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Carman Scan Oscilloscope Use

In this issue we hope we can give you, our customers, some of the basic information on how to use the oscilloscope feature on most Carman diagnostic scan tools.


Most engine sensors can be diagnosed using basic oscilloscope functions; these sensors include throttle position, O2 sensors, cam and crank sensors, injector and some ignition signals just to mention just a few.

June-2012-Fig1

 

Before you begin using your oscilloscope, there are a few basic adjustments you should be familiar with. The first is adjusting the Y axis, or voltage scale. This adjusts the height of the displayed waveform and determines the voltage value you give to each of the vertical section of the display. This is adjusted using the up/down arrows located in each of the channels ID boxes.

The second adjustment is the X axis, or time base. This adjusts the width of the displayed waveform and determines the time value that you give to each of the horizontal sections of the display, and can be adjusted by using the left and right on screen arrow keys. The use of these controls allows the scope display to be adjusted for easy viewing and better diagnostics.  Below is the same scope pattern as in Figure 1, with the exception of the voltage and time base, rescaled. This can be used to “zoom in” as more events are collected on the screen.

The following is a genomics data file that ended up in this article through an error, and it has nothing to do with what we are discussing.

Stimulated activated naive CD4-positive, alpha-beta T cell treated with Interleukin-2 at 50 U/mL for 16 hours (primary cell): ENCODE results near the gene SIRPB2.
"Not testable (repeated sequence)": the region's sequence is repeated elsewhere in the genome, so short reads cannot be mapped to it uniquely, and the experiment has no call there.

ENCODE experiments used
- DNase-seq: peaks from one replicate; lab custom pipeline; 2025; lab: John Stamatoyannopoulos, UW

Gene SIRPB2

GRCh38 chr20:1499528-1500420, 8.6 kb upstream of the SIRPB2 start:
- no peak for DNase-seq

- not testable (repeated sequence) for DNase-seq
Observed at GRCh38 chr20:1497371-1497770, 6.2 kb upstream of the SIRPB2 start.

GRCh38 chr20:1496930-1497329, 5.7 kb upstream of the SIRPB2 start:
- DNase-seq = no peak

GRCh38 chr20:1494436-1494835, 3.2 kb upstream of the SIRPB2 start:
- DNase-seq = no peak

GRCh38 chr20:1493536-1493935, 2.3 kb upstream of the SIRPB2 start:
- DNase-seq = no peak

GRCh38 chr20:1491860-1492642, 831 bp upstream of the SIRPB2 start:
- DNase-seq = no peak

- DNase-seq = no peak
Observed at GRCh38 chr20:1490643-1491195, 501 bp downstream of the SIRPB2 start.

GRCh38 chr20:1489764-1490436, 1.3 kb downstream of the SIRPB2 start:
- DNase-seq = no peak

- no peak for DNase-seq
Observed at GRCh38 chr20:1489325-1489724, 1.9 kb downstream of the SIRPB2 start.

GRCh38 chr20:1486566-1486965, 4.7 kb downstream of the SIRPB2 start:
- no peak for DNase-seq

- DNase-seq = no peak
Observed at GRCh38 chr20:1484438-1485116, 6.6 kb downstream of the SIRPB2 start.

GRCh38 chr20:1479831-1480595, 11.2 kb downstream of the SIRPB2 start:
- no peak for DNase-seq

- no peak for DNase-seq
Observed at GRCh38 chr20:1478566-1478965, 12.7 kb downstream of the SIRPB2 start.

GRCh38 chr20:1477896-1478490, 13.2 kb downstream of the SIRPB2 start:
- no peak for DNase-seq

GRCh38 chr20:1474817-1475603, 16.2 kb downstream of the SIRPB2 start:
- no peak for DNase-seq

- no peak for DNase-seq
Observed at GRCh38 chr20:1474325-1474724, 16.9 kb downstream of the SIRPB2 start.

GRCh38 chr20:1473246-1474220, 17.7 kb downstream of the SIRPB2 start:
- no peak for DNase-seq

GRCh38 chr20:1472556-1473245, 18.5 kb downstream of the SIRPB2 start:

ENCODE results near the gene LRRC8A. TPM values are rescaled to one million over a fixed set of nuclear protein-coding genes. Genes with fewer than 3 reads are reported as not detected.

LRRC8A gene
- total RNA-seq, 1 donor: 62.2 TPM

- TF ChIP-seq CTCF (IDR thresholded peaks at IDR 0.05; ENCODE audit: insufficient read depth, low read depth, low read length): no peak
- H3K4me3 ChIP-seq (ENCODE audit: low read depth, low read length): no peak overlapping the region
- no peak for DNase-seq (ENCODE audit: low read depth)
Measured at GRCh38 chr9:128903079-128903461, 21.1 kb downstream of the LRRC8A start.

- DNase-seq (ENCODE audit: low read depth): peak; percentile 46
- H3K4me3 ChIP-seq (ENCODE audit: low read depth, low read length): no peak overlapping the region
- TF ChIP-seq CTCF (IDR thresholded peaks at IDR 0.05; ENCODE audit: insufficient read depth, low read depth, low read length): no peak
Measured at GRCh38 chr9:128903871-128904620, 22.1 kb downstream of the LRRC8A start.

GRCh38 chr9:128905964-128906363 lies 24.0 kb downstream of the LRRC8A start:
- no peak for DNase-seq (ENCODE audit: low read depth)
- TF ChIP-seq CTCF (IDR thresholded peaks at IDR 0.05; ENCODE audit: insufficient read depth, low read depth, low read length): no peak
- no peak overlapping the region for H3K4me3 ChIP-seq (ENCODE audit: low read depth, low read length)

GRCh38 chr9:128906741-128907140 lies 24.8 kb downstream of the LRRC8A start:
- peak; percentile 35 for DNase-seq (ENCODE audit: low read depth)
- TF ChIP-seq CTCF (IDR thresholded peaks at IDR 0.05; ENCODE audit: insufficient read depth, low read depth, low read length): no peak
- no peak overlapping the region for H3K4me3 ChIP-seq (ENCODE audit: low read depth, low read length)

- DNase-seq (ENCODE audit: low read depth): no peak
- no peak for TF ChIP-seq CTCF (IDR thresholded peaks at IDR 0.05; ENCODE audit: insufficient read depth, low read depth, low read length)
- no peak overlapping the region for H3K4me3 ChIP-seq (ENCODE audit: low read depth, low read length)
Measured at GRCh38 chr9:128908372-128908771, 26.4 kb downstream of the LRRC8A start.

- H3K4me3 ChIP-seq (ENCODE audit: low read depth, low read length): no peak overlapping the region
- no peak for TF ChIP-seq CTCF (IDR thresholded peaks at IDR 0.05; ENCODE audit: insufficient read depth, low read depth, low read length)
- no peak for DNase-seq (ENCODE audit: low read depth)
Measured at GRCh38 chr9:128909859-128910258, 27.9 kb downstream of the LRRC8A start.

June-2012-Fig2

 

Figure 2 shows the same scope event as Figure 1, with a lower value Y axis and a shorter time frame on the X axis.

Modern vehicles mainly use three types of sensors giving the following output:DC voltage switching used in cam and crank sensors: AC voltage, used for magnetic cam, crank, and some wheel speed sensors; as well as analogue voltage, which are commonly associated with throttle position sensors, O2 sensors and fuel pressure sensors.

The third set up parameter that requires attention is the use of either AC or DC. There is a rule of thumb that can be applied. If the sensor is a two wire sensor and used on engine cam or crank sensor and has a resistance of approximately 1KΩ then you have a good chance that the sensor will output an AC voltage and the voltage output will be proportional to speed. Therefore the X and Y set up will need to be changed as the engine speed increases or decreases, some examples of this are displayed below:

June-2012-Fig3

June-2012-Fig4

Scope signals can also be used to diagnose some common faults relating to the misalignment of cam and crank sensors.

June-2012-Fig5

 

The crank and cam signals shown here are indicative of an engine that has 4 teeth on the crank and one tooth on the cam (both cam and crank sensors are hall sensors). As can be seen, both the crank and cam waveforms shown here are quite clean.

June-2012-Fig6

However in the capture shown here, taken from the same vehicle, notice the positive-going spikes in the crank sensor waveform. This could be indicative of a faulty crank sensor or a bad sensor ground, and depending on the engine management system, the ECU will sometimes not log a fault code.

 

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